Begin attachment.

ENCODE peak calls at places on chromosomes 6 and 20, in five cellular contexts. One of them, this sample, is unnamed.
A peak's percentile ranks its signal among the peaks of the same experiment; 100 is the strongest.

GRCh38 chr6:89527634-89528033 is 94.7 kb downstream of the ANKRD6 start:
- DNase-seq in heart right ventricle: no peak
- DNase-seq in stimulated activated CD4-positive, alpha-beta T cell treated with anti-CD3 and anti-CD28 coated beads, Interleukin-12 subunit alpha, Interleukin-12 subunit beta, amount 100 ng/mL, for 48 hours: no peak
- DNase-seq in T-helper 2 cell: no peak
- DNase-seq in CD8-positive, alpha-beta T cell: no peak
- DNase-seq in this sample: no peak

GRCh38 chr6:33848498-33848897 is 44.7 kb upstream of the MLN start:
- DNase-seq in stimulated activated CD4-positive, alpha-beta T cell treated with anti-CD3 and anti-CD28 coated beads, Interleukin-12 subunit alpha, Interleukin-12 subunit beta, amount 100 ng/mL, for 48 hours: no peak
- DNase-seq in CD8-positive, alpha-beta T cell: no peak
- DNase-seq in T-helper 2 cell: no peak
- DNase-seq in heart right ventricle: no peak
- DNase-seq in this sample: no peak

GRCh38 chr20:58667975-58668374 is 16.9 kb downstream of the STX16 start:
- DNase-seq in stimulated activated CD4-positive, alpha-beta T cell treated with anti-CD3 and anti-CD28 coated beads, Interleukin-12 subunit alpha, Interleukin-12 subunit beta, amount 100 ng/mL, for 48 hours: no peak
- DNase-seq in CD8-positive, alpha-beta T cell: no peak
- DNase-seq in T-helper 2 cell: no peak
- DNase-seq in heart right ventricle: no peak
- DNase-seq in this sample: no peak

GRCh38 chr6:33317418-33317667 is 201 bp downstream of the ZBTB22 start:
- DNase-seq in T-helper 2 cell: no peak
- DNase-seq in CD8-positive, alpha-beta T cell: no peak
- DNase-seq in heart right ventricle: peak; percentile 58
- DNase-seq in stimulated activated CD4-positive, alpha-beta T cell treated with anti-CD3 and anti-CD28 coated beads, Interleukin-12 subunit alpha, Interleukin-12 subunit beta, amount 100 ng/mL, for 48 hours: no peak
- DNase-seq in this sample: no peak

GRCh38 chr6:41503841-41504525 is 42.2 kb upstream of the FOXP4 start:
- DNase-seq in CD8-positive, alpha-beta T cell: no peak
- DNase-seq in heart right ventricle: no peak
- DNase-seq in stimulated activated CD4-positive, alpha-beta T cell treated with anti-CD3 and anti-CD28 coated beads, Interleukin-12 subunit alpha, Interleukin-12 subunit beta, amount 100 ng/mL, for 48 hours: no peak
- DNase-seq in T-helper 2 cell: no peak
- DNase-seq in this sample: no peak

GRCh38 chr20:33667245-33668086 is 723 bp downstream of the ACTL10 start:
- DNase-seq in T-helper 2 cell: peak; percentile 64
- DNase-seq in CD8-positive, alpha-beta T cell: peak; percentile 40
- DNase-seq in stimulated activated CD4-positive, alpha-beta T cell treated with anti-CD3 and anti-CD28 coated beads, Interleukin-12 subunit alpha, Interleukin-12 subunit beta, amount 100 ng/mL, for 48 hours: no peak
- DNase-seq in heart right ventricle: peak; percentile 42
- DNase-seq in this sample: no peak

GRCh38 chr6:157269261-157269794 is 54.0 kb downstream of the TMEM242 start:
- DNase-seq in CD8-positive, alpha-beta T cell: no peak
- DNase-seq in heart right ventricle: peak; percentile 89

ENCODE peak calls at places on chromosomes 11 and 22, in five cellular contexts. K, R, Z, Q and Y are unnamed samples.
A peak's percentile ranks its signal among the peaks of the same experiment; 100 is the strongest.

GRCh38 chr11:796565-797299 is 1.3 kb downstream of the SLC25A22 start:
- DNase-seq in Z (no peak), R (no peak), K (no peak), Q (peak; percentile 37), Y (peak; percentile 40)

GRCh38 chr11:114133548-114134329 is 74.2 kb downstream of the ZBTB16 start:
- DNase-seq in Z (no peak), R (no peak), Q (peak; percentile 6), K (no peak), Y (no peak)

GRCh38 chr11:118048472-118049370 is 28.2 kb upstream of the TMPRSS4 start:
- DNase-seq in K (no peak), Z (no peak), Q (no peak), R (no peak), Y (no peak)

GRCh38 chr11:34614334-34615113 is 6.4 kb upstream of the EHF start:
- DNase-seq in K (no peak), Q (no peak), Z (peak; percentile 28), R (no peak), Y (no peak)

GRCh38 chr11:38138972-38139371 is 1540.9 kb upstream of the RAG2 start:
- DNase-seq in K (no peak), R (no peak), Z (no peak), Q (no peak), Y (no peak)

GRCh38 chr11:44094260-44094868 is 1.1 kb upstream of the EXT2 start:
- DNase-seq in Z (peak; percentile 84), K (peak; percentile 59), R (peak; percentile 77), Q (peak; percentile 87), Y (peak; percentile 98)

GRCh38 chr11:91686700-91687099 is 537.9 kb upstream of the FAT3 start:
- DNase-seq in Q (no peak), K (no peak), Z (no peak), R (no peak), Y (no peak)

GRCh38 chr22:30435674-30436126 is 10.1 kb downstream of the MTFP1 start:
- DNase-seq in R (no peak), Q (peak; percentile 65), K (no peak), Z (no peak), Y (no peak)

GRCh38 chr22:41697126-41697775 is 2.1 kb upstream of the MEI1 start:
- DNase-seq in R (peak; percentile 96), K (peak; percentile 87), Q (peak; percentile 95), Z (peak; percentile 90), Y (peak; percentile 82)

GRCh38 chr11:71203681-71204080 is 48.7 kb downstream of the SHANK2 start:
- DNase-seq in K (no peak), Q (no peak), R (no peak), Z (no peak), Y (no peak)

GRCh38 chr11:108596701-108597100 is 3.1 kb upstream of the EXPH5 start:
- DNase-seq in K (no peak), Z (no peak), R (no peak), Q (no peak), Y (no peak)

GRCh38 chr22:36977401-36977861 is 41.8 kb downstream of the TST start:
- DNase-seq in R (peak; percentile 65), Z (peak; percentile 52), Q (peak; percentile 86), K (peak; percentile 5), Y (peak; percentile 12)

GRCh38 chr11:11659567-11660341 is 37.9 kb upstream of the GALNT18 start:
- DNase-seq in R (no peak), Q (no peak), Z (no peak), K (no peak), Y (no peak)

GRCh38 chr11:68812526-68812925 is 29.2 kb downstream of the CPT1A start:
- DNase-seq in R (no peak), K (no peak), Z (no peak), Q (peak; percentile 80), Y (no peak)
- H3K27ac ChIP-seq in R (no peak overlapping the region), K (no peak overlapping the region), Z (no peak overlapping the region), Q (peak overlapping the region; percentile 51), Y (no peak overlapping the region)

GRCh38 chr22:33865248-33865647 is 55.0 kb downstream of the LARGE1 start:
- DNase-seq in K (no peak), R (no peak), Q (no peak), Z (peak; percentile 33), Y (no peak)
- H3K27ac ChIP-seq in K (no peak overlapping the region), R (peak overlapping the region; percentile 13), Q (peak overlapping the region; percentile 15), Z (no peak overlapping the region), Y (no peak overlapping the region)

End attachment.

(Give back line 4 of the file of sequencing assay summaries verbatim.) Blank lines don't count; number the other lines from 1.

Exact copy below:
- DNase-seq in heart right ventricle: no peak